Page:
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By Richard Mirgon

I haven’t commented much in the past few months on Verizon’s efforts to maintain their presence in the public safety market and to compete with FirstNet. Much of what they have had to say is not much more than “me too” statements. As FirstNet grows and innovates, we hear a lot from Verizon about “I can do that” and “we’re the same” or as I like to say “me too”. Well as we know, they aren’t the same and they aren’t doing everything FirstNet can do.

Just to cover a couple of the basics, Verizon is a commercial network driven by stockholders and stock price. FirstNet as we all know is owned by public safety and governed by an independent board of directors, which includes first responders, and is housed under the U.S. Dept of Commerce. It has a robust public safety advisory committee made up of first responders. This is officially called the FirstNet Authority and more information is available on them at AT&T is the entity that won the competitive contract to build and operate the network on behalf of the FirstNet Authority using spectrum owned by public safety via the FirstNet Authority. It should also be noted that there is no public documentation indicating that Verizon bid to build FirstNet.  I would also like to point out that when you pay your FirstNet bill a portion of that fee goes to the FirstNet Authority for its annual operation. With any other carrier such as Verizon 100% of your payment stays with that carrier to support their stockholders.

Recently, Donny Jackson did an interview ( with Mike Maiorana, Senior Vice President for Verizon’s public-sector unit, therefore I thought I would take this opportunity to offer some clarification or contrast on some of the points made by Maiorana.

One of the opening statements made was regarding how their “customer segment has trusted” them. I can only imagine that it is not the customer segment whose bandwidth they throttle during major disasters; nor is it the customer segment whose wireless service they shut down; nor is it the 911 network customers they had previously. (All this is clearly documented in my other editorials posted on this site.) As much as they clearly have a segment of customers who trust them, that universe has shrunk. Verizon has a clear history of focusing on the bottom line and abandoning public safety customers when it’s in their financial best interest.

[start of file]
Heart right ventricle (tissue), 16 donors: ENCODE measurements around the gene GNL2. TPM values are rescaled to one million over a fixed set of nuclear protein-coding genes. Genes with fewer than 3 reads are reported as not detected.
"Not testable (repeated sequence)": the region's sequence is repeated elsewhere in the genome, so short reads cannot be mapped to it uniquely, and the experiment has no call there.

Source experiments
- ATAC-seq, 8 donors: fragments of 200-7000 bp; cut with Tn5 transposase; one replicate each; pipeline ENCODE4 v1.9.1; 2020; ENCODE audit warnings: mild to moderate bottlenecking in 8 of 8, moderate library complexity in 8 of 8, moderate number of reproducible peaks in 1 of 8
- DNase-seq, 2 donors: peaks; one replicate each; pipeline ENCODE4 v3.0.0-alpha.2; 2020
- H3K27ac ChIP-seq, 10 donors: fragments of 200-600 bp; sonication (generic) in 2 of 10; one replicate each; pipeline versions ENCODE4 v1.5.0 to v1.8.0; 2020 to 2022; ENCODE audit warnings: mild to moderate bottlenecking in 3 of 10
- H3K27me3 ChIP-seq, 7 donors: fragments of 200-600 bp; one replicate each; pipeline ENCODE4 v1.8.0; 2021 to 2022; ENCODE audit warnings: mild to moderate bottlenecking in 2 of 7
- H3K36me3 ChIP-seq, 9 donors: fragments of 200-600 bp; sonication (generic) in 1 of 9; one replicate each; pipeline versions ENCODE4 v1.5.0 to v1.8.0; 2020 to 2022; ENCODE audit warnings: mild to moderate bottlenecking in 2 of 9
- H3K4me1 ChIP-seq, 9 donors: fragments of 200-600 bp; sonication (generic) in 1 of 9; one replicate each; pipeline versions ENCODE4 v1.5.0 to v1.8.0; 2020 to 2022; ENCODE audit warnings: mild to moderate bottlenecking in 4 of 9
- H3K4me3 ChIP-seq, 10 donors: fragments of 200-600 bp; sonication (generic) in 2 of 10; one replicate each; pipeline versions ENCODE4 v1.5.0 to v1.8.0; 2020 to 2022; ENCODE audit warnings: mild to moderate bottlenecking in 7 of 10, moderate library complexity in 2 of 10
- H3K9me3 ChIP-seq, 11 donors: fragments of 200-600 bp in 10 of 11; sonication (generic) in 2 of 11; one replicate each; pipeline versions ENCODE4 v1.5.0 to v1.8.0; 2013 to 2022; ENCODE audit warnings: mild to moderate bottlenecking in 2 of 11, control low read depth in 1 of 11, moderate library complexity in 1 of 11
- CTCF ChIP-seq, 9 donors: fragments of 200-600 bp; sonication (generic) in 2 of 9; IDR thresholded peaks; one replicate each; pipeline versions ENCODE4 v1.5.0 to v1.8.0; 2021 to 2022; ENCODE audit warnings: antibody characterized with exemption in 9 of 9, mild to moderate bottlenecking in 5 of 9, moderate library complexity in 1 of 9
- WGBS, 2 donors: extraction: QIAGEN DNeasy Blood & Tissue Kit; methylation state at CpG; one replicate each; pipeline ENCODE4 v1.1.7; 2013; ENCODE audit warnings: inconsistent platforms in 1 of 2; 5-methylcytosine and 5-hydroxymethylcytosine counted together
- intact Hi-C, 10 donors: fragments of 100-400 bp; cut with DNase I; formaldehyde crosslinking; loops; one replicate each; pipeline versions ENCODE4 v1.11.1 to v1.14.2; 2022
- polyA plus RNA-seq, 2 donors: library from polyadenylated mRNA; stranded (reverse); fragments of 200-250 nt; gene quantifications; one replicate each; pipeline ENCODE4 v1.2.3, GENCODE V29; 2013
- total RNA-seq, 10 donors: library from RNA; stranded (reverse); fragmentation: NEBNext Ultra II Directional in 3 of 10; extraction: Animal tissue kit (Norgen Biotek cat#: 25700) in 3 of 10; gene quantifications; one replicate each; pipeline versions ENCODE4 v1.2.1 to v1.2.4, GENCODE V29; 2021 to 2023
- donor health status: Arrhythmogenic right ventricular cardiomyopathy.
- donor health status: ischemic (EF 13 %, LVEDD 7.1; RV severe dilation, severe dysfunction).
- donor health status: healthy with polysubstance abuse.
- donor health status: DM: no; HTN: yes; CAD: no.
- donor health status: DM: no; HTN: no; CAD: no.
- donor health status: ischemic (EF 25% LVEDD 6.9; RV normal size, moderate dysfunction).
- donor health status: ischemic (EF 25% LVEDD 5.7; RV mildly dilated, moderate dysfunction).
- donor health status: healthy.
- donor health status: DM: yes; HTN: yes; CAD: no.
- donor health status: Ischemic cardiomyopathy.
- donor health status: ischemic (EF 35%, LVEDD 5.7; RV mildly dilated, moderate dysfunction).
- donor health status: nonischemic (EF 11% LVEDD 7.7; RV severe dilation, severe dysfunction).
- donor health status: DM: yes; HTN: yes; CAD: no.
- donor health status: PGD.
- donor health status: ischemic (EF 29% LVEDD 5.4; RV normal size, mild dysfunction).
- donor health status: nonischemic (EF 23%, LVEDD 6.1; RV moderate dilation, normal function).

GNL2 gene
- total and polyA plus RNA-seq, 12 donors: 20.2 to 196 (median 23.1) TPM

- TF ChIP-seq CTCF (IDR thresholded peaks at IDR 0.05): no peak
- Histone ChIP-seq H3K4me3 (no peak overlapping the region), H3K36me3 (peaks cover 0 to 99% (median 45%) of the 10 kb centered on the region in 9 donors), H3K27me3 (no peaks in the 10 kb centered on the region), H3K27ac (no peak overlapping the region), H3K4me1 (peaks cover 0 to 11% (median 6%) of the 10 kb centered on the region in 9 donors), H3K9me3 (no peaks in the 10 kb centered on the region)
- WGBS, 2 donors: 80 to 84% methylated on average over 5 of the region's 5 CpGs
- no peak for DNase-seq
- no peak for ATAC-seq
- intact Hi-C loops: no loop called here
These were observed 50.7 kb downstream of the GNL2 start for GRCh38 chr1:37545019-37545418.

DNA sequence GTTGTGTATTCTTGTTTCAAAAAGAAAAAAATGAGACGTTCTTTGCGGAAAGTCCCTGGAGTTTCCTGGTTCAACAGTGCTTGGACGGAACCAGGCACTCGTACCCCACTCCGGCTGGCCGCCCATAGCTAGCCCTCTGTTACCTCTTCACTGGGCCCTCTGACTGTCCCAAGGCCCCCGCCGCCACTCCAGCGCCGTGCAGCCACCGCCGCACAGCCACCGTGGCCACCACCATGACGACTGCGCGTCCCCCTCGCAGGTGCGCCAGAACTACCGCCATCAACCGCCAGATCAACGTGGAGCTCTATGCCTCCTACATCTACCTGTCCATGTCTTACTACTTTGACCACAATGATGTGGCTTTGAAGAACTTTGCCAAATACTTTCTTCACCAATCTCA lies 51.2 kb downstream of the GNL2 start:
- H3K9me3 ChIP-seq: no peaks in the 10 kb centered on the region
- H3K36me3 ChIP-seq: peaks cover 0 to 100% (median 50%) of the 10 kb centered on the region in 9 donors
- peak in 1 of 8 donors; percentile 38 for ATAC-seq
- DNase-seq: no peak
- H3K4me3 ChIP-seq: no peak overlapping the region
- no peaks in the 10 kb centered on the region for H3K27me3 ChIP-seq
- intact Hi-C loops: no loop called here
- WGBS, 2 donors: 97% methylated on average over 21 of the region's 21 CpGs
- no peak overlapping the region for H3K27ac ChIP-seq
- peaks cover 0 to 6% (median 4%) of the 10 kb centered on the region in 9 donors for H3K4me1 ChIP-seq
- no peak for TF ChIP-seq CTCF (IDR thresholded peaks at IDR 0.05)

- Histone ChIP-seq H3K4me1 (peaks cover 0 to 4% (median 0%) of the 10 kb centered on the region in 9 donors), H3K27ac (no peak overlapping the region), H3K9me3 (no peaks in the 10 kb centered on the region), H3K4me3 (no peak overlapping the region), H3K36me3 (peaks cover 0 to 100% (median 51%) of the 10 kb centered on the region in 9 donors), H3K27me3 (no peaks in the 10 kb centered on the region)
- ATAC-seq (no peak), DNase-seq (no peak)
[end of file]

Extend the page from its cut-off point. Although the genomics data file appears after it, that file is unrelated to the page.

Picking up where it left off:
Another point I find interesting is their ability to put “lipstick on a pig”. Maiorana talks about all the contracts they have won and to be fair he noted that they are multi-award contracts, but the fact is in one case they clearly lost to FirstNet. You see Verizon had an exclusive contract in Massachusetts which is why their market share is so high. What isn’t said is that FirstNet won on the new award also and is now on the State Contract.  Another statement was “We do have extremely high market share in the Commonwealth of Massachusetts … I would never commit to all, but it’s pretty close to all. This is a great indication that they want to keep it that way.” Now that it is no longer an exclusive for Verizon, let’s check back in a year and see how that worked out for them.